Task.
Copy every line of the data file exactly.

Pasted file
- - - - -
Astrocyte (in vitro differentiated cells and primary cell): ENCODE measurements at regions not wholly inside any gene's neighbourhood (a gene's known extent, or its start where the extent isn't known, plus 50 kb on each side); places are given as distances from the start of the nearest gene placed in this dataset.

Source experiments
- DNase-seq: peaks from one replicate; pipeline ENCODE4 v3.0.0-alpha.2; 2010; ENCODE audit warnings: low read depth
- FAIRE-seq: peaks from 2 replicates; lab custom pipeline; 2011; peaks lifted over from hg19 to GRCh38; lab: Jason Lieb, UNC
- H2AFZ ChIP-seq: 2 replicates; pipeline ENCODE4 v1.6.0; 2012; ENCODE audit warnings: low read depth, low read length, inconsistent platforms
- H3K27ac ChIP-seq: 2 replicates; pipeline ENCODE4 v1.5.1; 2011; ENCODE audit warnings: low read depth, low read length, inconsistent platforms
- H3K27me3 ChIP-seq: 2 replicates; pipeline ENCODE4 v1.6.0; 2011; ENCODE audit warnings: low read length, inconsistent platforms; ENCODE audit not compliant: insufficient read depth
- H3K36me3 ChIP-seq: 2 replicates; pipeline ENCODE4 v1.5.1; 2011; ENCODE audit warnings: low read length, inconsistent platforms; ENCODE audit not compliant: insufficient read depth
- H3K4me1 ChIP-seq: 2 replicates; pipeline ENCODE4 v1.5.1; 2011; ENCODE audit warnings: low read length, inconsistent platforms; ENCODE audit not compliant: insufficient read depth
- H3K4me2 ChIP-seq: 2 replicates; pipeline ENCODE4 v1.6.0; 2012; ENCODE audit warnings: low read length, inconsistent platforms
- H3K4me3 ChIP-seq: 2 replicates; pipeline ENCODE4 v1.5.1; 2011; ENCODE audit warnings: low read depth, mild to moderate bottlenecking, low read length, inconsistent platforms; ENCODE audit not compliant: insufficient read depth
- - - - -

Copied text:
Astrocyte (in vitro differentiated cells and primary cell): ENCODE measurements at regions not wholly inside any gene's neighbourhood (a gene's known extent, or its start where the extent isn't known, plus 50 kb on each side); places are given as distances from the start of the nearest gene placed in this dataset.

Source experiments
- DNase-seq: peaks from one replicate; pipeline ENCODE4 v3.0.0-alpha.2; 2010; ENCODE audit warnings: low read depth
- FAIRE-seq: peaks from 2 replicates; lab custom pipeline; 2011; peaks lifted over from hg19 to GRCh38; lab: Jason Lieb, UNC
- H2AFZ ChIP-seq: 2 replicates; pipeline ENCODE4 v1.6.0; 2012; ENCODE audit warnings: low read depth, low read length, inconsistent platforms
- H3K27ac ChIP-seq: 2 replicates; pipeline ENCODE4 v1.5.1; 2011; ENCODE audit warnings: low read depth, low read length, inconsistent platforms
- H3K27me3 ChIP-seq: 2 replicates; pipeline ENCODE4 v1.6.0; 2011; ENCODE audit warnings: low read length, inconsistent platforms; ENCODE audit not compliant: insufficient read depth
- H3K36me3 ChIP-seq: 2 replicates; pipeline ENCODE4 v1.5.1; 2011; ENCODE audit warnings: low read length, inconsistent platforms; ENCODE audit not compliant: insufficient read depth
- H3K4me1 ChIP-seq: 2 replicates; pipeline ENCODE4 v1.5.1; 2011; ENCODE audit warnings: low read length, inconsistent platforms; ENCODE audit not compliant: insufficient read depth
- H3K4me2 ChIP-seq: 2 replicates; pipeline ENCODE4 v1.6.0; 2012; ENCODE audit warnings: low read length, inconsistent platforms
- H3K4me3 ChIP-seq: 2 replicates; pipeline ENCODE4 v1.5.1; 2011; ENCODE audit warnings: low read depth, mild to moderate bottlenecking, low read length, inconsistent platforms; ENCODE audit not compliant: insufficient read depth